Corporate Debt Review

US Iranian Move Has Untenable Objective

Suspicious Minds

I must admit Las Vegas is a unique place. Where else can you hold meetings during the day, take your wife to a Celine Dion concert in the evening, and find a number of options for a meal at 3 AM?

You can also gamble, of course. But that is never on my agenda, especially these days. The real-world stakes are grave enough already.

The meetings involve folks from three continents. It always seems easier to attract people on short notice if the venue is Vegas. But this time around, whatever emerges need not stay in Vegas.

Because this is all about preventing a rapid increase in global tensions.

Now there’s déjà vu and then there’s déjà vu all over again.

In meetings over the past 36 hours, I find myself between a current crisis and what unfolded more than a decade ago. The only difference is the objective. Then, the goal was to impede a nuclear development program. Now, the objective is regime change.

Hunka-Hunka Burnin’ Iran Deal

The focus remains Iran. Then, I still had something to do with advising on economic sanctions as a policy tool. Today, the US is once again applying severe restrictions on Iranian access to global hard currency and banking on the one hand, while seeking to prevent oil exports on the other.

The move will serve to stifle any hope of an economic recovery in Iran while making the lives of average Iranians worse. But it will fail in the naive attempt to replace the government in Teheran.

Unfortunately, that emerges as the only route left for a badly mishandled American approach. The first use of sanctions against Teheran actually accomplished a focused (and multilateral) goal of arresting nuclear weapons development.

The Joint Comprehensive Plan of Action (JCPOA) involved the five permanent members of the UN Security Council (the US, UK, France, Russia, and China), Germany, the EU and Iran. JCPOA introduced very invasive and, despite the pompous rhetoric from Washington, internationally recognized oversight. It was working in terms of achieving precisely what it was intended to accomplish.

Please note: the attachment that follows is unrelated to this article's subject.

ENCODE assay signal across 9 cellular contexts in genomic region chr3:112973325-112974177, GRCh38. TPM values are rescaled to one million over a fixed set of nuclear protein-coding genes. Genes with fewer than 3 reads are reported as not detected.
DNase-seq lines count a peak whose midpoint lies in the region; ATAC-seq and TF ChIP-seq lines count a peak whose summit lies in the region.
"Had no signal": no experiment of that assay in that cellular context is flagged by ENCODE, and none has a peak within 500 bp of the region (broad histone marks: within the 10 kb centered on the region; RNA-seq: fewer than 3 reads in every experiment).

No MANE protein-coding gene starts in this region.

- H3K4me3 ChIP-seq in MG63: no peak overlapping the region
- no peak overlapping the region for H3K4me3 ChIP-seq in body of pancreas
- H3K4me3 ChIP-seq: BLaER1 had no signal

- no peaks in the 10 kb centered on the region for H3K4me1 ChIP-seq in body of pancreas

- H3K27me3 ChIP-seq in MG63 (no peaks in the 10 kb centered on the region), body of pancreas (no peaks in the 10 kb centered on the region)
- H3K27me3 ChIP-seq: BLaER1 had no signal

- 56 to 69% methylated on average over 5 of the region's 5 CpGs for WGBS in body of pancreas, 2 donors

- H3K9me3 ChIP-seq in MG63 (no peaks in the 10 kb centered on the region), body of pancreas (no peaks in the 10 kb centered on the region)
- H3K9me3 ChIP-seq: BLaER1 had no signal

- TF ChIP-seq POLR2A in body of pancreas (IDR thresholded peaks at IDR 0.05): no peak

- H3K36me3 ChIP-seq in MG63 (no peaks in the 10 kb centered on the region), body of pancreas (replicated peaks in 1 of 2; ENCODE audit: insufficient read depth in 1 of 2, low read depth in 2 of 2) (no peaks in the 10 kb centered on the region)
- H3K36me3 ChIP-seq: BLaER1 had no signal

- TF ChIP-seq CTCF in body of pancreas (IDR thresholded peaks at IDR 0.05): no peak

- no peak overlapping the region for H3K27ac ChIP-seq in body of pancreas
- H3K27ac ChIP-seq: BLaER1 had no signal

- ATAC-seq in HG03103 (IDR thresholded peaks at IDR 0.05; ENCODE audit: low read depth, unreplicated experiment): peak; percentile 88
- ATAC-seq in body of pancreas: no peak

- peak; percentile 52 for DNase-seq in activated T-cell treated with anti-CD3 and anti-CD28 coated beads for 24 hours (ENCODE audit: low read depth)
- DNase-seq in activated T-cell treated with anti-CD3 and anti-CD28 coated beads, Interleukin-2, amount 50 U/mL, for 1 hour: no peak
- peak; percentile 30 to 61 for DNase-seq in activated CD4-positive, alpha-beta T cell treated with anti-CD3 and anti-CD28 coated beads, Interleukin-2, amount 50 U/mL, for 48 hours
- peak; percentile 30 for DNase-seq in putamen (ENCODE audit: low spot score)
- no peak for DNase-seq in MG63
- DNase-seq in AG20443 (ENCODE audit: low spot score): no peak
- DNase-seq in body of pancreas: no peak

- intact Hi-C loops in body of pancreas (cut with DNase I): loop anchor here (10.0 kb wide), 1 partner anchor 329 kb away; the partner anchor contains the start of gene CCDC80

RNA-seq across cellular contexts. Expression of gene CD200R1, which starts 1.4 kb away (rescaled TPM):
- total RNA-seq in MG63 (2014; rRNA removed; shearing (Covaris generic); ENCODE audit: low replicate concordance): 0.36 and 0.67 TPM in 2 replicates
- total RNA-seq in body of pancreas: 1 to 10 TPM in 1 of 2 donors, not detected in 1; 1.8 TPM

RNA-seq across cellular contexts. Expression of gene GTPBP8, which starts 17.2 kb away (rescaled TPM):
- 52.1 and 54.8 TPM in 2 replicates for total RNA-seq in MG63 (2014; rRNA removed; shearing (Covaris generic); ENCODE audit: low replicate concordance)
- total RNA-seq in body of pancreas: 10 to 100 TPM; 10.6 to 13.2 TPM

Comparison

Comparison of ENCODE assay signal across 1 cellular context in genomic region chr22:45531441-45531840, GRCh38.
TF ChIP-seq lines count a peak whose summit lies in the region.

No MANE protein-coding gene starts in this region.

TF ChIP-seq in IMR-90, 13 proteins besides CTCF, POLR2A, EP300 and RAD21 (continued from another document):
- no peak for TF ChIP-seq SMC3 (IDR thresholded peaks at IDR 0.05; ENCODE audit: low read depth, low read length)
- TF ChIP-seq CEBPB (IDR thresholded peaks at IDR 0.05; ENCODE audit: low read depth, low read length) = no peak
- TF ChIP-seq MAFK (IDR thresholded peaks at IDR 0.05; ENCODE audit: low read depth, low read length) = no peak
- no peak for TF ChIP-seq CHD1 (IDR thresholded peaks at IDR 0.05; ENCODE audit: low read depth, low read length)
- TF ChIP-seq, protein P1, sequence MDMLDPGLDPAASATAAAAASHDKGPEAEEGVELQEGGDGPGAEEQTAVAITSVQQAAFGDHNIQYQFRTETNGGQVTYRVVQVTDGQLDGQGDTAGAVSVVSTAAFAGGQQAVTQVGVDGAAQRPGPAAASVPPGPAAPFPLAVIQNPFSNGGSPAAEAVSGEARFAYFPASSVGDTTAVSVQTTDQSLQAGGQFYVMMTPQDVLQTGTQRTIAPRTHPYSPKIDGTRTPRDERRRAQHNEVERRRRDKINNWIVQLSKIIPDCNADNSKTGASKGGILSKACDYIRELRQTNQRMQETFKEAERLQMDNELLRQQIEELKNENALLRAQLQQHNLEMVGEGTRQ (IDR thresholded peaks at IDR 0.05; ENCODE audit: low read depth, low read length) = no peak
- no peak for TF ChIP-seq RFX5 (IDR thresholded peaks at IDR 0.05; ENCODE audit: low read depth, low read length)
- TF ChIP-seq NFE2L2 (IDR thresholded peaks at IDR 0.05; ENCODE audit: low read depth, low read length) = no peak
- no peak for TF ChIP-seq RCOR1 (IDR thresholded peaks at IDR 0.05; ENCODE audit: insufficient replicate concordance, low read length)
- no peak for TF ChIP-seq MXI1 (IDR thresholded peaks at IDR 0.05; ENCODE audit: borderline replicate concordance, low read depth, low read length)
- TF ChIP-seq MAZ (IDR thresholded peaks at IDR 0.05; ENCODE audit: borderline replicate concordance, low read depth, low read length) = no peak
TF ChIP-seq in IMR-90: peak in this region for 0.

At least until the Trump Administration decided to introduce new demands that were not part of the original negotiations and then startle the world, anger allies, and introduce a significant jump in the global volatility index.

There is no fallback, no plan B, for where the US goes next. Iran will not change its rulers; there will be no popular uprising to lead the Iranian people by the hand to some brighter horizon.

To plagiarize Gertrude Stein, the policy has no there there. If there is no regime change from the inside; is the US then on a perilous path to use military action to achieve it? Back to the threats now posed by Washington. Economic sanctions are very unsuccessful in replacing governments. Look at the basket case called Venezuela. There, a nation is in the deep grip of a debilitating economic and financial meltdown. PDVSA, the national oil company overseeing what on paper remain the largest crude reserves in the world, has witnessed production levels plummet to levels not seen in twenty years.

And the regime of Nicolas Maduro just won another term (albeit it in an election that featured massive boycotts and fraud).

When effective, economic sanctions are a tool in a broader basket of carefully coordinated efforts having a stated, realizable, and tangible policy target. Collapsing a government and moving a nation into national paralysis is never one of them.

The US has had experience in such failure. An oil embargo against Japan did not lead to a regime change, but rather to the outbreak of World War II. Neither did economic sanctions topple Saddam Hussein. Military action was needed in both cases.